Today, I was having a conversation with a prior co-worker who has been questioning me on how to go about selling a product he has used to lose weight. His weight loss transformation has been remarkable, but he is apprehensive about sharing his story because he doesn’t think he can be enthusiastic about it. He’s “just never been that type of person,” he tells me.
That got me to thinking about what it takes to be a good marketer and sales person. My first job was as a telemarketer for Kirby vacuum cleaners. I was 17 years old at the time and lived in Hawaii. We worked from a phone book at that time, calling random people and marking out the phone numbers that were no longer valid. On my first day I was nervous and my voice shook and cracked as I began to read the script I was given. I never felt right about reading from the script and, after numerous people hung up on me on that first day, I went home feeling like a complete failure.
That night, I tossed and turned and thought about how I could do better on day two. I decided I needed to do three things: make the script my own, believe in what I was selling, and just be honest. The first few calls I made that day were hangups. I sat back for a moment, regrouped, and began again. The next person I spoke to asked, “are you trying to sell me something” and I said, “Yes! Absolutely! We want you to see a demonstration of the Kirby vacuum and you are going to get two free things for your time. A free sofa, chair, or room carpet cleaning of your choice and your choice a a free gift.” The person on the other line said, “Well, I don’t normally say yes, but since you were honest with me, then I will see what you have to offer. But first, how long will the appointment take?” I told them, “the time can vary-but will most likely take at least an hour. Maybe longer” They set up a weekend appointment. At the end of the month, I had set several appointments and, of those appointments, we sold five vacuum cleaners. My boss told me that it was a record for that office. He asked me what my secret was and I told him, “I was honest with the customer.”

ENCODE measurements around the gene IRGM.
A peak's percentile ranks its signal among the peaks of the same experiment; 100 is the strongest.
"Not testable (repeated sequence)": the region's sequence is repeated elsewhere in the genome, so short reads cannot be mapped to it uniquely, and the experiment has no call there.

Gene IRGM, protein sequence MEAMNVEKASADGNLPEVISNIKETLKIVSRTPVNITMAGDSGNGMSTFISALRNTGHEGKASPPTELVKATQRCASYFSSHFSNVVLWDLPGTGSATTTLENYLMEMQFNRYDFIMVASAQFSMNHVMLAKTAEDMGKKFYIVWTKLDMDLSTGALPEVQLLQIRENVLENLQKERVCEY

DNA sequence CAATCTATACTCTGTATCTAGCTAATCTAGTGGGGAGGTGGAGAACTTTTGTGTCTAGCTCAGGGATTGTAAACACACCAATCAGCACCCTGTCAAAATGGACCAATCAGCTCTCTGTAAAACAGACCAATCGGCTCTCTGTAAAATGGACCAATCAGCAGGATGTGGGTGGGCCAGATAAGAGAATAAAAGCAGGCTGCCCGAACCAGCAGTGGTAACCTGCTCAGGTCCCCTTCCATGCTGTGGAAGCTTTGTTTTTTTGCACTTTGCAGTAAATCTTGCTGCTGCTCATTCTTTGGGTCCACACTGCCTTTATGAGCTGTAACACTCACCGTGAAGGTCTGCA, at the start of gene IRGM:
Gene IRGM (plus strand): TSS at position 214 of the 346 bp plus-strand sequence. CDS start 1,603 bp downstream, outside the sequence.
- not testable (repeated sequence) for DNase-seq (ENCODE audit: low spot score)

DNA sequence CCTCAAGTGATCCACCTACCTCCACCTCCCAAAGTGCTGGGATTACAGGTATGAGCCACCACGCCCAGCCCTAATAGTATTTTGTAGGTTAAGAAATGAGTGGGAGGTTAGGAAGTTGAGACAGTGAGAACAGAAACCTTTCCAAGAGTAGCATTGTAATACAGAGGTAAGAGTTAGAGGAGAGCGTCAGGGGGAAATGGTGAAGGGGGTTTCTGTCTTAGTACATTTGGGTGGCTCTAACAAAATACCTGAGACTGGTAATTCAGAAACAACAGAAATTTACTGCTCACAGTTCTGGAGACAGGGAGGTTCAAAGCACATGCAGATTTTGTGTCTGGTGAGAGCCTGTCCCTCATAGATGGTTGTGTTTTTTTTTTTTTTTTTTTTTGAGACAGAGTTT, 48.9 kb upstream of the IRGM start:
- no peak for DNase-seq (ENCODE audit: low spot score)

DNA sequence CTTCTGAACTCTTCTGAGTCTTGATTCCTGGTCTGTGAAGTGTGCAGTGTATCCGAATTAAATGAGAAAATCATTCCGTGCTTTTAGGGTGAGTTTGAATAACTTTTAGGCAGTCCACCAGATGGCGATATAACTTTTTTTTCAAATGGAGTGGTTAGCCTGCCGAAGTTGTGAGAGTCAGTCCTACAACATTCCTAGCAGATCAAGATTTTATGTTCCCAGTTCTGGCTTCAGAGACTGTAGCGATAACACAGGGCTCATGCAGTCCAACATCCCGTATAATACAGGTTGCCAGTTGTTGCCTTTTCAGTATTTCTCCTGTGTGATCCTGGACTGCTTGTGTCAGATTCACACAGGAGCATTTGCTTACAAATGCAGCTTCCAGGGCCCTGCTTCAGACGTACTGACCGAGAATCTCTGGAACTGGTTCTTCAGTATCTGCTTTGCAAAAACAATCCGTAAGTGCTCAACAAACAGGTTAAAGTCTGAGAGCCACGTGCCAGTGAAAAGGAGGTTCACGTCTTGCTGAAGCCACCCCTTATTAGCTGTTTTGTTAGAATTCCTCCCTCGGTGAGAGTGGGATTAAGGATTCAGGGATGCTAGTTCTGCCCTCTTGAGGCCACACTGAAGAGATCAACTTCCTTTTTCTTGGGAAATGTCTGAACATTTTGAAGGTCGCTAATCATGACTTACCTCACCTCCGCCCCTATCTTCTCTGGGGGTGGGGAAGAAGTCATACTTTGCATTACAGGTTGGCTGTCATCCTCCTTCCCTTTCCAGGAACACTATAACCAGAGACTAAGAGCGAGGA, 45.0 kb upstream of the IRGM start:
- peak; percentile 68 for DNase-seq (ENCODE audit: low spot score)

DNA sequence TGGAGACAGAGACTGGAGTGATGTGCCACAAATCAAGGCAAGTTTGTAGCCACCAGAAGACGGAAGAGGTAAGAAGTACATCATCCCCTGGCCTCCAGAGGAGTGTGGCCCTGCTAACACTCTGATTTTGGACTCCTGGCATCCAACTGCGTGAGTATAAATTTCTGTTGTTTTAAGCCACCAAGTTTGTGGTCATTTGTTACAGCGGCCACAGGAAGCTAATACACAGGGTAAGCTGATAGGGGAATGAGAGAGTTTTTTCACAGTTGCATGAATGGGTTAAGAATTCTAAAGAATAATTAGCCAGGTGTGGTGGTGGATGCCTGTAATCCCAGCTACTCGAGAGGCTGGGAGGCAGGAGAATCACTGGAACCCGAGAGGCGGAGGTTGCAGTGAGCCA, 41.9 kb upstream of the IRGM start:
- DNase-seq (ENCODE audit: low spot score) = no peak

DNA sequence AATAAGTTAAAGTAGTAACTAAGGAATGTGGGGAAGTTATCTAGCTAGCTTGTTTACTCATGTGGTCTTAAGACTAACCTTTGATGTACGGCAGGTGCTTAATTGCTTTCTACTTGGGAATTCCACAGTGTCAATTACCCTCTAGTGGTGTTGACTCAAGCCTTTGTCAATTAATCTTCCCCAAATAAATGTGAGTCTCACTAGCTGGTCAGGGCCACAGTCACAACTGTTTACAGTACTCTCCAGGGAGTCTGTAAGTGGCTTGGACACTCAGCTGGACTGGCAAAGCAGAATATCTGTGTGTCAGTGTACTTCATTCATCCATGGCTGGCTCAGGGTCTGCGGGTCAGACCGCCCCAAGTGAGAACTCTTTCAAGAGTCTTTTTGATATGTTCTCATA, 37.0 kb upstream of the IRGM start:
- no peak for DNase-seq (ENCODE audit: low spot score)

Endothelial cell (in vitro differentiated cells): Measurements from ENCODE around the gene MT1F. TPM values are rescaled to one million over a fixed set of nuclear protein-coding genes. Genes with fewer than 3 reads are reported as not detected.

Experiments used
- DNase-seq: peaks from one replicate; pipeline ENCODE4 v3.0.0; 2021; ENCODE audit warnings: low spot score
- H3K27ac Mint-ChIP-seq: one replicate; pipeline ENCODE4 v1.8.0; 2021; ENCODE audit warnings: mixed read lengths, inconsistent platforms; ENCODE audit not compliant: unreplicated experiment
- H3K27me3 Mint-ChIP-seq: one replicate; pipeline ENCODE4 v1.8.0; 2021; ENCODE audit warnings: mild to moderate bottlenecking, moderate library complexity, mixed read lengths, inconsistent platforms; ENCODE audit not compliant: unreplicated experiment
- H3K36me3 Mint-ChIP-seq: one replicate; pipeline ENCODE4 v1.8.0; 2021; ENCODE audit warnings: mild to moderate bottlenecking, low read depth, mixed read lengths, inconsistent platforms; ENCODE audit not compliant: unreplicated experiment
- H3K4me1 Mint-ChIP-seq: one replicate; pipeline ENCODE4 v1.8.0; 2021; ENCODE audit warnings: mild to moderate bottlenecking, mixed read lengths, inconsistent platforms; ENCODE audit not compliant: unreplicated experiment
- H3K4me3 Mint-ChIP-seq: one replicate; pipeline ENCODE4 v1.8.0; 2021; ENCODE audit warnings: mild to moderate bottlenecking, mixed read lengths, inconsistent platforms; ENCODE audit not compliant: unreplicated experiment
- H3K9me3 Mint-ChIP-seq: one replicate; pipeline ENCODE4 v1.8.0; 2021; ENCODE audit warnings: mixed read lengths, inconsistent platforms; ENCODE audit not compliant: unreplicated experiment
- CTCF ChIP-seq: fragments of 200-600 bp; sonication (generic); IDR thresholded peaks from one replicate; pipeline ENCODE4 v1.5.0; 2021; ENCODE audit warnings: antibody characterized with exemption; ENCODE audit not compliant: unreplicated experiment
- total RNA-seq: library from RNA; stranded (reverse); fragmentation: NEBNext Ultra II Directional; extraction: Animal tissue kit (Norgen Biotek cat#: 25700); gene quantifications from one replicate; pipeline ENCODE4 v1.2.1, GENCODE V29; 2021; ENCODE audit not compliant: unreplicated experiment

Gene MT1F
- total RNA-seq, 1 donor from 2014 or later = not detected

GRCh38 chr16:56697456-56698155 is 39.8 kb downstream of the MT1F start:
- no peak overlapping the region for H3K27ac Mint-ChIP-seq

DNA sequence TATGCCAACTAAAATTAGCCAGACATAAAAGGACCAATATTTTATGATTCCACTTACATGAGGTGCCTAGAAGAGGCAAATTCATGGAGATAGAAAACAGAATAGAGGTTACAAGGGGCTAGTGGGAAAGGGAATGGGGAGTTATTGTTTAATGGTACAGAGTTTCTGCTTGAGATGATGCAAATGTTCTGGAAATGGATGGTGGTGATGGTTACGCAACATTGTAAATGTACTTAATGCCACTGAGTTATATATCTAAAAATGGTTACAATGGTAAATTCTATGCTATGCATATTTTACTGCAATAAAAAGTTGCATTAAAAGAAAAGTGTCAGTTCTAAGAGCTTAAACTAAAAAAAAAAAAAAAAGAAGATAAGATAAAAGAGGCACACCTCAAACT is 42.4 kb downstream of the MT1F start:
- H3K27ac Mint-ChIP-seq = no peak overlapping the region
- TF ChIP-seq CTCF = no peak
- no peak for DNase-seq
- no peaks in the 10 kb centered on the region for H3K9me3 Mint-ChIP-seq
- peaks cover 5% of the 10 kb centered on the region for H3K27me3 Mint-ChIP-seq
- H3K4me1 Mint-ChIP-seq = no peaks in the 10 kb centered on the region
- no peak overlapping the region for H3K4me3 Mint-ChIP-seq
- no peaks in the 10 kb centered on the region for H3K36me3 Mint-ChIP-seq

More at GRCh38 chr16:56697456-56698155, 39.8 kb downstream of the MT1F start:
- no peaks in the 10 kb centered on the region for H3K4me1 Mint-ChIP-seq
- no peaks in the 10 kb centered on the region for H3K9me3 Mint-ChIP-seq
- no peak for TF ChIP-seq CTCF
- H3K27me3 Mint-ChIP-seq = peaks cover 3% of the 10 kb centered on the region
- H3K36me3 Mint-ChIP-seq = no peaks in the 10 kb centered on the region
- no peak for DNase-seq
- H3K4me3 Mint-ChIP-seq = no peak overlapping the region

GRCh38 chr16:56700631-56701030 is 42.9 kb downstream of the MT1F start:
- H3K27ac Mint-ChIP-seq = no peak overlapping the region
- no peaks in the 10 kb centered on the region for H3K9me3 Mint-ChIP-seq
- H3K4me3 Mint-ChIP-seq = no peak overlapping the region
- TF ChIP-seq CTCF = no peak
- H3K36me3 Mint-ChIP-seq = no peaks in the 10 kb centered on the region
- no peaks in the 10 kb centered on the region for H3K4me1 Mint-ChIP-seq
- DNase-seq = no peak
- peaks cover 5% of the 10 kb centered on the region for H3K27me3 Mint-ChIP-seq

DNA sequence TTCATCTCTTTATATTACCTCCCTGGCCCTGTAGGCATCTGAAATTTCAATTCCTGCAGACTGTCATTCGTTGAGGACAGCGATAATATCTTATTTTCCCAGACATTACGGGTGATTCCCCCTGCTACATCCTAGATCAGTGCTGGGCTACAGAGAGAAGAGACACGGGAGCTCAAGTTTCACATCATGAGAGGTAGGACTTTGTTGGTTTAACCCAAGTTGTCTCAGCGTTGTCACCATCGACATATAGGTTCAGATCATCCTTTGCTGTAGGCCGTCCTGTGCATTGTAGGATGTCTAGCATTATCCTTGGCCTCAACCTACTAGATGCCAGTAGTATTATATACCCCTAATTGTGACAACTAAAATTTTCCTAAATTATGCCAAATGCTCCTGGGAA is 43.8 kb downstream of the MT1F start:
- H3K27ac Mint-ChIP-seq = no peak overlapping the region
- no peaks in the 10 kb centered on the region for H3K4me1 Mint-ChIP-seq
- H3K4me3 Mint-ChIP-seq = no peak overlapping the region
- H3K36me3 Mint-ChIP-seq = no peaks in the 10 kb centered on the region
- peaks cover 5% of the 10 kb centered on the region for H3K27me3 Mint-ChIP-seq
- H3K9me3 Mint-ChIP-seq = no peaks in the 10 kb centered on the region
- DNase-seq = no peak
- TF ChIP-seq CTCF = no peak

My boss at Kirby had the other callers sit in and listen to how I spoke to the customers and made my calling approach the example of how to set appointments. I was excited that my boss had noticed my performance. Since that time, I refuse to take a job that would require me to sell something I do not believe in or one that requires me to mislead a customer in any way. After all, I am the voice of the company.
Who is speaking for your company? Have you developed an open and honest relationship with your employees? Do they feel comfortable speaking to you about their concerns? Do you feel comfortable speaking to them about your concerns?
As a side note, just this year, Kirby Vacuum cleaner company made me proud of having worked for them when they proved that they care about the little things. Watch the video here:
I believe the key to running a great business is hiring people who believe in building great relationships with others through honesty and mutual respect. After all, if you don’t care about the customer, how do you expect the customer to care about you?